Predicting the weather a few days away is not easy here in Upstate New York — especially during the winter season when the weather is more active. There are so many small-scale features that impact the weather. From the Great Lakes to the Finger Lakes, Southern Tier hills to Adirondack Mountains. So how can we predict what is expected for an entire winter? 

Well we can’t give you a daily forecast of what to expect each and every day, but we can look at planetary scale features around the globe to get an idea of what to expect locally. In other words, will we have above average temperatures, or below? More snow or less snow as the long winter rolls on?

A few of these features we use are the North Atlantic Oscillation, Eurasian snow cover, as well as ENSO, or El Nino Southern Oscillation. These features have an impact on the weather patterns around the globe. There are others as well, but these are the main ones we focus on for our prediction. The global weather pattern absolutely has an impact on what we can expect to see here in Upstate New York.

We then look at the current state of each as well as how they are expected to change over the next few months. We then compare that to how they were in previous years. From there we get a top five list of similar previous winters and then determine which one of those is our analog year. That one winter, whether it was a few years ago or 50 years ago that matches what we are seeing today with these global features. Then we make our prediction.

The NAO is the North Atlantic Oscillation. It has a negative and positive phase. It is the difference in pressure from near Iceland and the Azores. When negative, it can buckle the northern branch of the Jetstream. The Jetstream is the "river of air" aloft that drives weather systems around the planet.  When the northern Jetstream is forced south of us during the negative phase of the NAO, the Arctic air drops in. Conversely when the NAO is in a positive phase, the northern Jetstream is to our north and the Arctic air stays north of us.

Now in order to have bitterly cold Arctic air masses develop, you need snow. You need lots of deep snow over a large area in Northern Europe and Asia, essentially Siberia. That is our Eurasian snow cover indicator. When expansive and deep, the cold air builds. When below average and thin, not as much cold develops.

Finally we look at ENSO in the South Pacific. ENSO can also have a negative and positive phase. When it is in a negative phase it is called La Nina. When it is in a positive phase it is called, El Nino. ENSO takes into account the water temperatures in the South Pacific. When colder than average it is negative or La Nina. When warmer than average it is positive or El Nino.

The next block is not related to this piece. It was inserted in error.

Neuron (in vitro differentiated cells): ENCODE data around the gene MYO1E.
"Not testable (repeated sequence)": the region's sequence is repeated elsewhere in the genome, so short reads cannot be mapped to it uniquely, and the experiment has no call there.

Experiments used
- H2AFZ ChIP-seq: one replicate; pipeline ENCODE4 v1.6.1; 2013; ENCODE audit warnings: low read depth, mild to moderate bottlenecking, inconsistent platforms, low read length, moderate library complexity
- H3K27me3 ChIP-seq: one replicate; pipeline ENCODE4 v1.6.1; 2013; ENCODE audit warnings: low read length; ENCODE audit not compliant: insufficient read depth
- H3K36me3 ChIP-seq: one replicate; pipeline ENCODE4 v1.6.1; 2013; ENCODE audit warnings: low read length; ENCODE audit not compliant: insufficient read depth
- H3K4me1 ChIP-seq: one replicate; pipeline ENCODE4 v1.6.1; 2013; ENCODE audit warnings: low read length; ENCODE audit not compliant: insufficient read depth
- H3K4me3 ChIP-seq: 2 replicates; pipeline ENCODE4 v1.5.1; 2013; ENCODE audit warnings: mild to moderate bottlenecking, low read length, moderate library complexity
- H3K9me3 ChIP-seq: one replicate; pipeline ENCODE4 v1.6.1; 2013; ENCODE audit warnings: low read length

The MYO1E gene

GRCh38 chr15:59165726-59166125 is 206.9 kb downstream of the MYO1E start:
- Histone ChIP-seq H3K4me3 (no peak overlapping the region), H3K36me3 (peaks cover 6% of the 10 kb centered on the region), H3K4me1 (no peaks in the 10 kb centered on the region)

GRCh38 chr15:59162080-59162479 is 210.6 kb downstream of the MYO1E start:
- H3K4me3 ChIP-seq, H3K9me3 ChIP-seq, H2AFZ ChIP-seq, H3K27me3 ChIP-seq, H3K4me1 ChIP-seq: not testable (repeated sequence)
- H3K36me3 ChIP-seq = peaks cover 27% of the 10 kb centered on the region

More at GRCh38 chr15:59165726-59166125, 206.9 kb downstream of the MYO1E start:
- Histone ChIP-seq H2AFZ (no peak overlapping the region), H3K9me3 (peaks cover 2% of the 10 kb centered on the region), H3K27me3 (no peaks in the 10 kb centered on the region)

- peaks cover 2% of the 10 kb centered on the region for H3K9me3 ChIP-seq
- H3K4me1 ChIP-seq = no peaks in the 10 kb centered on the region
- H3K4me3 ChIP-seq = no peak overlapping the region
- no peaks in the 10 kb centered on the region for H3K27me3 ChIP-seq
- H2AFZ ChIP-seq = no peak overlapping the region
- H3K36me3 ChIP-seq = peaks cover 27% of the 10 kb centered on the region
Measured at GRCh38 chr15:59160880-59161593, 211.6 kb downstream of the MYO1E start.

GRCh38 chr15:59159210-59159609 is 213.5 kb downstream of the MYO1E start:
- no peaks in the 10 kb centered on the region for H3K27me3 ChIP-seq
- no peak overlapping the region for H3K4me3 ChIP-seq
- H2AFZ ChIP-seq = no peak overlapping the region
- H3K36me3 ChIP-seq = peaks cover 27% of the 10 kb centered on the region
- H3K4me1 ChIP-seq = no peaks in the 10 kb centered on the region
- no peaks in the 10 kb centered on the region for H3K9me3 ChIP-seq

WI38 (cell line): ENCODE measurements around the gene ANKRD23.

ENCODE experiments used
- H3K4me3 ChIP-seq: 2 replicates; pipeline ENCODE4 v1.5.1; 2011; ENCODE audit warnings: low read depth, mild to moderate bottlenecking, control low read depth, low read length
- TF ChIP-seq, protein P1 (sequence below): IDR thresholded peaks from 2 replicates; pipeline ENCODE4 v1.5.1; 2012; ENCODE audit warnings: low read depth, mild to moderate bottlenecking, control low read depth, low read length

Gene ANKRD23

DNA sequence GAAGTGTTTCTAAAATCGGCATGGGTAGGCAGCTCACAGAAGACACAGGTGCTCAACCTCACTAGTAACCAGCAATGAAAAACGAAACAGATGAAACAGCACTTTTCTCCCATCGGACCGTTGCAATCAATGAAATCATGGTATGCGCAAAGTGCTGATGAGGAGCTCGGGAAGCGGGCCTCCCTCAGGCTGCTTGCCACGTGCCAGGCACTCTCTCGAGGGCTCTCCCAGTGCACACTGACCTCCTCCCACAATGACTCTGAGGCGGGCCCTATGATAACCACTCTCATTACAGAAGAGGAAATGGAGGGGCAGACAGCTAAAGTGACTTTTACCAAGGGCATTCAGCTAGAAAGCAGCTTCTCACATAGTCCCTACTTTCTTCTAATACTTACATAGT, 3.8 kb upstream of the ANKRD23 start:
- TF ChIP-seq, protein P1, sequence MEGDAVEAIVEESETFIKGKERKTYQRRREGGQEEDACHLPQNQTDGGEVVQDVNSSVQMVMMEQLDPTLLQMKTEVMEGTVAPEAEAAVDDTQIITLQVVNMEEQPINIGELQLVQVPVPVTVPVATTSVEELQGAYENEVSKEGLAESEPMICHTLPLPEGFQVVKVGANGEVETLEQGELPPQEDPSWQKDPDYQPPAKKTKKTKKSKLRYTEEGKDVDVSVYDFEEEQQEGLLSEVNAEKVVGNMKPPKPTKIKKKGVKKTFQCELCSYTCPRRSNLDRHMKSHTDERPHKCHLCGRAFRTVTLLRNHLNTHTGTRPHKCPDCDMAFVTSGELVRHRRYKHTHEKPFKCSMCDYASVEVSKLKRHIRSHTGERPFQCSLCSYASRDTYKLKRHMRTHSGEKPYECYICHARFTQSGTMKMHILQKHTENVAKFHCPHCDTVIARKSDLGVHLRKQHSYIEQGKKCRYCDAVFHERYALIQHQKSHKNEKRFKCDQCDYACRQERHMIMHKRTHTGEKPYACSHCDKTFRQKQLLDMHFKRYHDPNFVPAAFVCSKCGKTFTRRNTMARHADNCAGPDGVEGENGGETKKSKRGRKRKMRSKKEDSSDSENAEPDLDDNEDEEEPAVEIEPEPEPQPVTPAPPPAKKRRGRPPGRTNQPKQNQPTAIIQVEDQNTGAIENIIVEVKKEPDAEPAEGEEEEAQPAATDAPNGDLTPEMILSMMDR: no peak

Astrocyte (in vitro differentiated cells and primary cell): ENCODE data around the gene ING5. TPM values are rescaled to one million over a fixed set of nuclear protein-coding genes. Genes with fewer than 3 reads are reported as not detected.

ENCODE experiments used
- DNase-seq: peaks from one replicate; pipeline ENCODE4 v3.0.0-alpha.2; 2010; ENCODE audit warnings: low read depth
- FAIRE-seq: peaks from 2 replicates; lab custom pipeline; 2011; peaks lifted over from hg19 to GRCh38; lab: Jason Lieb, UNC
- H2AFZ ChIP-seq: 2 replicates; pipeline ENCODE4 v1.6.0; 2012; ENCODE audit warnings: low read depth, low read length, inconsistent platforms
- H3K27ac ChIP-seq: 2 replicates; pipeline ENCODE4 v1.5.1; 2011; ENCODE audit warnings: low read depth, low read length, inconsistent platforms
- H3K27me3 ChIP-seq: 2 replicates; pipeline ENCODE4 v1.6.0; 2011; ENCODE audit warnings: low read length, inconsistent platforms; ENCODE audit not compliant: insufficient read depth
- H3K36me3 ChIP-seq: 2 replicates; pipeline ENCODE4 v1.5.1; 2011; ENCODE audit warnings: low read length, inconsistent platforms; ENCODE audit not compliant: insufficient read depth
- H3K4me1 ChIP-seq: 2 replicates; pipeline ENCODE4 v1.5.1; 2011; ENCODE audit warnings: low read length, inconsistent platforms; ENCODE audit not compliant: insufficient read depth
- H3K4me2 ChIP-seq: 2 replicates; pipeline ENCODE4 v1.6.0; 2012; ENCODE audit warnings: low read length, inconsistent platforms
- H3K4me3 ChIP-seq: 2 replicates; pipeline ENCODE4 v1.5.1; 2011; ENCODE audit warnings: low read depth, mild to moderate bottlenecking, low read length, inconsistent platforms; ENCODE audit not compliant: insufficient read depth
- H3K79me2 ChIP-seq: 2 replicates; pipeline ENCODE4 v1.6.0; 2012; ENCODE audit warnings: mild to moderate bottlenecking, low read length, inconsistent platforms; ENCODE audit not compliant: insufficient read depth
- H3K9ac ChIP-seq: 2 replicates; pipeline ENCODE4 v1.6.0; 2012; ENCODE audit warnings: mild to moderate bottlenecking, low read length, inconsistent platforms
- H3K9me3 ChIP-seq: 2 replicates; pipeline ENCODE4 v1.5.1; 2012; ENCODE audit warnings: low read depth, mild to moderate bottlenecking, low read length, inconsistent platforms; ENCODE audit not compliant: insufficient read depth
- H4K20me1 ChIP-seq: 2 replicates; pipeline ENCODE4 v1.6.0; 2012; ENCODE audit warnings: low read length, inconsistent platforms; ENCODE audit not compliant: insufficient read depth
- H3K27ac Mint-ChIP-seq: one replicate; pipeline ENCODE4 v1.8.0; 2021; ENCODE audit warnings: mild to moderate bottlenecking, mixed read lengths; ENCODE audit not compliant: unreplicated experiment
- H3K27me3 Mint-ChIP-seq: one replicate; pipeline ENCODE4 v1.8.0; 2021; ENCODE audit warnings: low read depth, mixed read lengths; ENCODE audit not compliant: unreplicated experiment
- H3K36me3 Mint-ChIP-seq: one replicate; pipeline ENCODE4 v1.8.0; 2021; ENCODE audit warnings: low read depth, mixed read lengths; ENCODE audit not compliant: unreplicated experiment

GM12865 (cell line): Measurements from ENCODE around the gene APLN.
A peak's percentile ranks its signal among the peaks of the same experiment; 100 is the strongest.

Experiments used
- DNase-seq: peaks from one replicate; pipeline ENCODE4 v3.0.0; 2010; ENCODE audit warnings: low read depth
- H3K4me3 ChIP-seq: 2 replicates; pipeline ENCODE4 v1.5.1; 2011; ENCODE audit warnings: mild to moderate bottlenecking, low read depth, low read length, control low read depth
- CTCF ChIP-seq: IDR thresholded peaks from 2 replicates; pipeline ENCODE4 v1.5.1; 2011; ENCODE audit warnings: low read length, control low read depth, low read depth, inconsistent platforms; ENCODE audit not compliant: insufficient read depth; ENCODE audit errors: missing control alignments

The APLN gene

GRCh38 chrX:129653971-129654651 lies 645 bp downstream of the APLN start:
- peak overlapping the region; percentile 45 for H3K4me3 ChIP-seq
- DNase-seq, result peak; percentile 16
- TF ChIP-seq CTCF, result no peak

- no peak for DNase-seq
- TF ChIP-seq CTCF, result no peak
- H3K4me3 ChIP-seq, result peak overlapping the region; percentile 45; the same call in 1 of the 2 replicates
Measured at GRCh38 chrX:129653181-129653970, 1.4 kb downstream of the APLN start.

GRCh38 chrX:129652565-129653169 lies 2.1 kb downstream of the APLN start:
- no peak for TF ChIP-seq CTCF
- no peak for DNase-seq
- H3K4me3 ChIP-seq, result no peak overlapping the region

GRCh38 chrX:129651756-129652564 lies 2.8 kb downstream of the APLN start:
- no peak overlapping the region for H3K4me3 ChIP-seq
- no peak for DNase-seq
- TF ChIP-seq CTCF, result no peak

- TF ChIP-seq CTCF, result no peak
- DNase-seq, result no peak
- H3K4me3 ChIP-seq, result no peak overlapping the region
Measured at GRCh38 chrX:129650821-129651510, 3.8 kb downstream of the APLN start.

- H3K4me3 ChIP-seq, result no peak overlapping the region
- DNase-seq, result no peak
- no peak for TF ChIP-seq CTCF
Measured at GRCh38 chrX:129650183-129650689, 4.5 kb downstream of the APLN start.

The phases of ENSO have a big impact on the southern branch of our Jetstream. When it is an El Nino year, the southern branch is typically stronger. It can bring big rains to California and keep southern portions of the United States wet. In a La Nina year the southern branch of the Jetstream is typically weaker, with dry conditions in California and the Southern United States. A strong southern branch of our Jetstream, El Nino can also cause a ‘zonal flow’ across the United States. That is when the weather patterns are moving west to east, rather than north to south. The air masses, that ultimately determines our temperatures here, originate off the Pacific Ocean, not the Arctic. The zonal flow will keep the Arctic air from penetrating into Upstate New York. We end up with warmer than average temperatures. It is essentially the opposite when in a La Nina. Although ENSO impacts our weather, the NAO has a bigger impact and that is what we focus most on for our prediction.

After analyzing what the current state of these indices are in November and how we expect them to change, we determine what the analog year is. This winter is shaping up much like the winter of 1994 to 1995. We think December will be a little warmer than average with a positive NAO being the main reason why. As the winter progresses into January and February, the NAO is expect to become neutral to negative. That would buckle the northern branch of the Jetstream and allow the Arctic air to flow in. So we expect January to be about average and February to have below average temperatures.

Since we are going to be in a strengthening El Nino pattern as well, watch out when that NAO goes negative. That is when the two main branches of the Jetstream can work in unison and we get the big Nor’Easters working up the coast. Tropical originating lows clashes with Arctic air! Good times! In essence February may bring big snows and bitter cold to Upstate New York. Oh then there is that Lake Effect Snow that inevitably occurs.

No matter what the winter season brings, embrace it, because there is nothing that can be done about it.